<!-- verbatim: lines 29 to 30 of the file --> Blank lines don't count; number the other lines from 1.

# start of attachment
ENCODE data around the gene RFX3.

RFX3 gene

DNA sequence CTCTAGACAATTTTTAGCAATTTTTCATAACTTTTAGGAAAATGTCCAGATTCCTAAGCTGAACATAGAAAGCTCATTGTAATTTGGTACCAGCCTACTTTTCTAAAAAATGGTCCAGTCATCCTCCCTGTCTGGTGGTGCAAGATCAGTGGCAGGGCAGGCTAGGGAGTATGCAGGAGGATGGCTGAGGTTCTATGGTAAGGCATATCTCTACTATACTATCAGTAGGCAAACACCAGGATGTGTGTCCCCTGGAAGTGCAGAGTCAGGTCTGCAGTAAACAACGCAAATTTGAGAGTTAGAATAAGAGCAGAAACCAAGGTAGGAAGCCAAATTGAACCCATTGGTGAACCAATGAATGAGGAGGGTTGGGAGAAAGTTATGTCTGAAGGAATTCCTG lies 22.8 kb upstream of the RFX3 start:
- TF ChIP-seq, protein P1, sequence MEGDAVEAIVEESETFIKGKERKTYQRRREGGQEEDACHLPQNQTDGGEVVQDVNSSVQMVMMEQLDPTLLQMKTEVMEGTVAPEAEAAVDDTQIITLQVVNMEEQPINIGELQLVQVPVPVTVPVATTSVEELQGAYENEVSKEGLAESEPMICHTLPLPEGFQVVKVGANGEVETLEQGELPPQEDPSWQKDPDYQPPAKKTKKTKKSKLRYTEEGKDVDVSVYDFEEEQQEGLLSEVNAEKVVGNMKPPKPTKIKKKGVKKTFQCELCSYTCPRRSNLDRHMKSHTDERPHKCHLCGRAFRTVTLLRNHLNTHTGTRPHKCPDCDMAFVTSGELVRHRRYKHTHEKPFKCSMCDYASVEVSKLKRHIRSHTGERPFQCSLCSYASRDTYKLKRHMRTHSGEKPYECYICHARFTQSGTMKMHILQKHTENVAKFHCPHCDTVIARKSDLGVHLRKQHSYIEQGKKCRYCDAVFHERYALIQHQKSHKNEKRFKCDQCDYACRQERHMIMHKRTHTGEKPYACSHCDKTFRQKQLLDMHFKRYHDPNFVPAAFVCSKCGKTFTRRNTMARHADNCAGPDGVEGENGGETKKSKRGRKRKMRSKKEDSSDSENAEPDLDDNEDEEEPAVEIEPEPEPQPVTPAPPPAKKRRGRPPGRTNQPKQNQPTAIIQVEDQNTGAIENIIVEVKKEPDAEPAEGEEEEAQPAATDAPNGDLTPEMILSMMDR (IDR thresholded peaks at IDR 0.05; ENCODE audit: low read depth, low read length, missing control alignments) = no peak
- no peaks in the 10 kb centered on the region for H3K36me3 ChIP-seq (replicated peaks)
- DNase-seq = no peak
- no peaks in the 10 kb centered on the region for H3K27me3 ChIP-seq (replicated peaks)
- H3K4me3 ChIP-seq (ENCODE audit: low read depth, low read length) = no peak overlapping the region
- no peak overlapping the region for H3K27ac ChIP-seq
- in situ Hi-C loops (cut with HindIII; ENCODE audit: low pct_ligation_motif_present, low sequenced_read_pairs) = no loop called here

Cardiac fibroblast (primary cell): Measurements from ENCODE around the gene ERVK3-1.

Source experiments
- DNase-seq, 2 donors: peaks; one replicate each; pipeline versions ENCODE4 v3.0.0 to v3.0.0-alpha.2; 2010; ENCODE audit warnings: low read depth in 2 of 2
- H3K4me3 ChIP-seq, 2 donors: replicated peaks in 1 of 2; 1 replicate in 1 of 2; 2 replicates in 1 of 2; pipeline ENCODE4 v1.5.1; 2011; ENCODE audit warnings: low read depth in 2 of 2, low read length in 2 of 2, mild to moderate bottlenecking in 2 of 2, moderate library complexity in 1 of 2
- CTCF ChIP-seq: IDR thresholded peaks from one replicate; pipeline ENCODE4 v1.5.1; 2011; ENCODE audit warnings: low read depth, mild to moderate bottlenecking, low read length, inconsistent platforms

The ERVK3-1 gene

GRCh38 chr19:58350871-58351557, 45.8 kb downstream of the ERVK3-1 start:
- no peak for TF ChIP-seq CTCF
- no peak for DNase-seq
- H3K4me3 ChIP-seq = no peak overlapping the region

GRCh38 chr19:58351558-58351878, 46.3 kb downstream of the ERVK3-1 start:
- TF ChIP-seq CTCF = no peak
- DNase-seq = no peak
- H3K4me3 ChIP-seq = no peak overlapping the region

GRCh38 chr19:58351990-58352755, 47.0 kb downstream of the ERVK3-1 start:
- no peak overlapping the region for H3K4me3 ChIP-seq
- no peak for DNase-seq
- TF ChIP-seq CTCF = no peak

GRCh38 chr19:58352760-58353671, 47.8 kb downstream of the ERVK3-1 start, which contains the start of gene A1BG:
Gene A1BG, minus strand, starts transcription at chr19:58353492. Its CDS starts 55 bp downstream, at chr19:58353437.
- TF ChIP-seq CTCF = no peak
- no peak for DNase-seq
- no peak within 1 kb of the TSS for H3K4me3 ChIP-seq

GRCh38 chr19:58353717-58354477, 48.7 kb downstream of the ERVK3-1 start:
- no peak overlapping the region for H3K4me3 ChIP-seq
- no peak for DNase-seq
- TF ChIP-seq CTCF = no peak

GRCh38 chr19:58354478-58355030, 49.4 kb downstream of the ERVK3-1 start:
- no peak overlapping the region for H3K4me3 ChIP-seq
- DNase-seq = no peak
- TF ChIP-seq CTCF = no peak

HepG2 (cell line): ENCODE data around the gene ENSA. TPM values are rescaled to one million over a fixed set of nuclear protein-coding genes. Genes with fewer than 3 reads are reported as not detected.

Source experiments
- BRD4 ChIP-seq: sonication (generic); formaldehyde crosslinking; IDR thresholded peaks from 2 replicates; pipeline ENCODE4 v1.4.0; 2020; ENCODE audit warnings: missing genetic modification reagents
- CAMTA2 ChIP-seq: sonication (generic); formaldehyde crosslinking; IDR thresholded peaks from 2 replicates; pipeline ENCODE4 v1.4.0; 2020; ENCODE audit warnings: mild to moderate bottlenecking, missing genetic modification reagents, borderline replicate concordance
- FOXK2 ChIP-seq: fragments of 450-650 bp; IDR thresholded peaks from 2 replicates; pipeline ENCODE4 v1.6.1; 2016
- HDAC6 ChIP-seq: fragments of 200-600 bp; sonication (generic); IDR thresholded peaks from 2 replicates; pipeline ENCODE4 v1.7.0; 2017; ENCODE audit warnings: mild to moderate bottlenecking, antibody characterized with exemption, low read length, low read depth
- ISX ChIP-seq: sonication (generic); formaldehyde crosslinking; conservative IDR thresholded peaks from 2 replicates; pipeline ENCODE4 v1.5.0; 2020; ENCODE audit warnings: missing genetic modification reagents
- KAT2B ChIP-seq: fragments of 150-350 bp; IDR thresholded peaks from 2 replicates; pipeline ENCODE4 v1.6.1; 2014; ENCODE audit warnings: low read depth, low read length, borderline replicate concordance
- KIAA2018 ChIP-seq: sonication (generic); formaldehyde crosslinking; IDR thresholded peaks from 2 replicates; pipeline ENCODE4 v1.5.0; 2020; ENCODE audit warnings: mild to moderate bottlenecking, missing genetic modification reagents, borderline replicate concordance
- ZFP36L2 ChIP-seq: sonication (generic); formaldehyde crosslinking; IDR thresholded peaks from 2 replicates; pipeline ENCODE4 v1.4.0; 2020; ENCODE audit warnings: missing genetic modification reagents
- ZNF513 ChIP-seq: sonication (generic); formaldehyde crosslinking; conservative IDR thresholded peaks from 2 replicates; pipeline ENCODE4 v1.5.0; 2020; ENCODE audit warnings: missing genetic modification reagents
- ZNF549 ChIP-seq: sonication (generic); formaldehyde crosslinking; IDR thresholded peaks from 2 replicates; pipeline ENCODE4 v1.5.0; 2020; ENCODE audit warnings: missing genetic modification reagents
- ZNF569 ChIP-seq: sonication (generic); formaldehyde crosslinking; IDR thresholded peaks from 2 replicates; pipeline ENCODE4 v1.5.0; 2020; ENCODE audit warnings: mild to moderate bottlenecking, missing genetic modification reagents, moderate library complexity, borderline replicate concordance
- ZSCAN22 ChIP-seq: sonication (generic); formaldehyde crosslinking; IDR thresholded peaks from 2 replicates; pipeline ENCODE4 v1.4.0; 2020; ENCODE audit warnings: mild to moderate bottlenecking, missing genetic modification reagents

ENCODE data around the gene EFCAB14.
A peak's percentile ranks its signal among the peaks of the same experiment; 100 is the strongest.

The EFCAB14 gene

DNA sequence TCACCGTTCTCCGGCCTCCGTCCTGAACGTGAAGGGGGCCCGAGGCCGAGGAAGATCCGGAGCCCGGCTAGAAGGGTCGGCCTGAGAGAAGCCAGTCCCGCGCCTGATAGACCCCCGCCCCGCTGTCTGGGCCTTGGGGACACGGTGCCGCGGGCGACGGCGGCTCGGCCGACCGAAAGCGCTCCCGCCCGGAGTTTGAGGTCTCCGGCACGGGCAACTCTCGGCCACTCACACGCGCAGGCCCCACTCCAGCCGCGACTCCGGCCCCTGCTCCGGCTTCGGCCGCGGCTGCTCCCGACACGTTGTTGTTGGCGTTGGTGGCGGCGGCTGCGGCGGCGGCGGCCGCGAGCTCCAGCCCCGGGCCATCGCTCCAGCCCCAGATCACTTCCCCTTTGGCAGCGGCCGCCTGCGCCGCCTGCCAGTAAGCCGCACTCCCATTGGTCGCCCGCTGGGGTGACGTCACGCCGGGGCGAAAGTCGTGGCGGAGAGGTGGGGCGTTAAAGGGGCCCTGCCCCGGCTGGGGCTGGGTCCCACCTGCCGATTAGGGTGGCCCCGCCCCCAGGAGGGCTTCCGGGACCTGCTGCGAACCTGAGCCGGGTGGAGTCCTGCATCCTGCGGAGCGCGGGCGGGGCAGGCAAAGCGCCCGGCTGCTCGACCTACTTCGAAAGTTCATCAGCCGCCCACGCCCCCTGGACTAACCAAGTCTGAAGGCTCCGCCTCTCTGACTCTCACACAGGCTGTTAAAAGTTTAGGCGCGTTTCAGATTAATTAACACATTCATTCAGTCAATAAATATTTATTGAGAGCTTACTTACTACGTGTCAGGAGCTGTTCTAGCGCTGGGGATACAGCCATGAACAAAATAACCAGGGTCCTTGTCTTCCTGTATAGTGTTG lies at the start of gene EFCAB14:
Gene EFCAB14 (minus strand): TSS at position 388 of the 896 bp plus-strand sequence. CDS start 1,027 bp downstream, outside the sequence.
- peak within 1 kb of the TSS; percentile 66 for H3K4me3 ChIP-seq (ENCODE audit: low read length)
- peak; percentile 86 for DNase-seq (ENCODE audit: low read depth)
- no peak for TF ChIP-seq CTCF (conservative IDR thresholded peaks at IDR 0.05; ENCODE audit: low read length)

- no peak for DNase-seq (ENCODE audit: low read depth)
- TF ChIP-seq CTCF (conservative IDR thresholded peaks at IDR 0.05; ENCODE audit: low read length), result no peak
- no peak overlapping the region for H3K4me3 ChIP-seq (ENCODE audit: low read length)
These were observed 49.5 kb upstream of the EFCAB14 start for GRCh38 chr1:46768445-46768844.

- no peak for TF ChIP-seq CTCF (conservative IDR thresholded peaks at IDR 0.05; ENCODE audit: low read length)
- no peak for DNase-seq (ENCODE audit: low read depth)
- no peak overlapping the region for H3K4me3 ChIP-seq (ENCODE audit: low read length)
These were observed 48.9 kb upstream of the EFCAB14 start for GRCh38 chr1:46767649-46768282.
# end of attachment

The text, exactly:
GRCh38 chr19:58352760-58353671, 47.8 kb downstream of the ERVK3-1 start, which contains the start of gene A1BG:
Gene A1BG, minus strand, starts transcription at chr19:58353492. Its CDS starts 55 bp downstream, at chr19:58353437.